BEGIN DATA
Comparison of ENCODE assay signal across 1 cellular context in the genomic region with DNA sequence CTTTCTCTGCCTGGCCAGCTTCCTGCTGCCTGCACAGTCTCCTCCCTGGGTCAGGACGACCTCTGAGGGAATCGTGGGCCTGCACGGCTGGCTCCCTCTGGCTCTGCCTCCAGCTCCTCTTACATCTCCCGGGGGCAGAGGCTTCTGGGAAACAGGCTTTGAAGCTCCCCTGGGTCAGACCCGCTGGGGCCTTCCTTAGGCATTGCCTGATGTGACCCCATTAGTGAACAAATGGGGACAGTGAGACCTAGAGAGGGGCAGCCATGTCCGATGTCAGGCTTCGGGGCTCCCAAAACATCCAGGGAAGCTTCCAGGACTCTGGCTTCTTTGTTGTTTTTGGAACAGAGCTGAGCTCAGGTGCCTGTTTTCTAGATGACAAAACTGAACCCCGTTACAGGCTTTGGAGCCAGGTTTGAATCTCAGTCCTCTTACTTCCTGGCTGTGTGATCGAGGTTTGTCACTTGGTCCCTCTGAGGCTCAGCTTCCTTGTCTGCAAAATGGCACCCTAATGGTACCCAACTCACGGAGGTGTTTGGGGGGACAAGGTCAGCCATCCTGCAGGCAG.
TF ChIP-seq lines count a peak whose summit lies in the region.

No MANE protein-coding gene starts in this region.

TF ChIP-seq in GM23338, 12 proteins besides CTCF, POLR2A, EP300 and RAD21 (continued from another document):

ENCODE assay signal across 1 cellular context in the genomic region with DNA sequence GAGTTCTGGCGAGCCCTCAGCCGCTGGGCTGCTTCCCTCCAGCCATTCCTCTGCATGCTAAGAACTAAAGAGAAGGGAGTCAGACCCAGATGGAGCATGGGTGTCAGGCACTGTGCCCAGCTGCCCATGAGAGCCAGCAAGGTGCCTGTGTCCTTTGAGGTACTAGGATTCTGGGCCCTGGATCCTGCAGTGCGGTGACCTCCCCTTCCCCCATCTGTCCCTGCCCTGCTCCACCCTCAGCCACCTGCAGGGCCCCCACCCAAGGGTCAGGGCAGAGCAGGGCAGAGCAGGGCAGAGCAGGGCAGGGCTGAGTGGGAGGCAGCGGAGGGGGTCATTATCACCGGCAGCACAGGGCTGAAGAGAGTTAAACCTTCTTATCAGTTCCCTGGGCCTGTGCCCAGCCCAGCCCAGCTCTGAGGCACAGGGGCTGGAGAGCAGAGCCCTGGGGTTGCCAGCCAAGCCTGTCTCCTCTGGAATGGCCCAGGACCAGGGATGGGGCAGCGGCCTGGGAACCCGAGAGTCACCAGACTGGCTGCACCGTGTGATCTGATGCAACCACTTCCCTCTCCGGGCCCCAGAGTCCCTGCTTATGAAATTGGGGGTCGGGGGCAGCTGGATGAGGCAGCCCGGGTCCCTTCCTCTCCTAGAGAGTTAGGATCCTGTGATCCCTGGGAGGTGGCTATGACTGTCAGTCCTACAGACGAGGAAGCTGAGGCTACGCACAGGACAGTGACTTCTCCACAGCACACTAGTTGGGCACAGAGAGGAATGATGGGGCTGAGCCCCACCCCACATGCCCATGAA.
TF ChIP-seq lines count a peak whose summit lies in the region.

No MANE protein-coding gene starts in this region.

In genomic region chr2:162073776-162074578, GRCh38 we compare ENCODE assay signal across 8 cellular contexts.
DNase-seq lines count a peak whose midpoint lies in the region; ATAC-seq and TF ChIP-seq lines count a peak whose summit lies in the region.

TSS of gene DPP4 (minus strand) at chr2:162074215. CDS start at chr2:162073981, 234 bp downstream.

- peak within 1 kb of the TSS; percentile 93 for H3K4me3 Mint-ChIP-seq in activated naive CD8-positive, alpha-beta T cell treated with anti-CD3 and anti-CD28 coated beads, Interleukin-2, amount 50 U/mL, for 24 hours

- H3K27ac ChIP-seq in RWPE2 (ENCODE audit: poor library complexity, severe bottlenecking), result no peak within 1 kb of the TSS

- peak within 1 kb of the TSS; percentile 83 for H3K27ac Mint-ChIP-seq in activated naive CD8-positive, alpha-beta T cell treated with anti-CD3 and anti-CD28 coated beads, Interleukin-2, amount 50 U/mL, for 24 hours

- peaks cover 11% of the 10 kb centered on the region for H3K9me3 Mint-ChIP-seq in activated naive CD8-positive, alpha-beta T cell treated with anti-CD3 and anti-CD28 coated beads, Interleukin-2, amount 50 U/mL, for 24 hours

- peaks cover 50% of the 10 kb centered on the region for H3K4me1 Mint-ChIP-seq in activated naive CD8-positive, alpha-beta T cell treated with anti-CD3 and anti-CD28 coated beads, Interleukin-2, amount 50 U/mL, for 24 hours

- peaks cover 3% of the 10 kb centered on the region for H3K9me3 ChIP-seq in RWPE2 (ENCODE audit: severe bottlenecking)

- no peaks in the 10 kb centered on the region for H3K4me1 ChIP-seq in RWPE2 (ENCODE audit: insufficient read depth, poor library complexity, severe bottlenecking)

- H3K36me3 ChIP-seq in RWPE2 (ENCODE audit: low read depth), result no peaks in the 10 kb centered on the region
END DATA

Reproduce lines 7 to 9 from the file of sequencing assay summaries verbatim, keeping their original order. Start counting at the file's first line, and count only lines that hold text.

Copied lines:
No MANE protein-coding gene starts in this region.

In genomic region chr2:162073776-162074578, GRCh38 we compare ENCODE assay signal across 8 cellular contexts.
DNase-seq lines count a peak whose midpoint lies in the region; ATAC-seq and TF ChIP-seq lines count a peak whose summit lies in the region.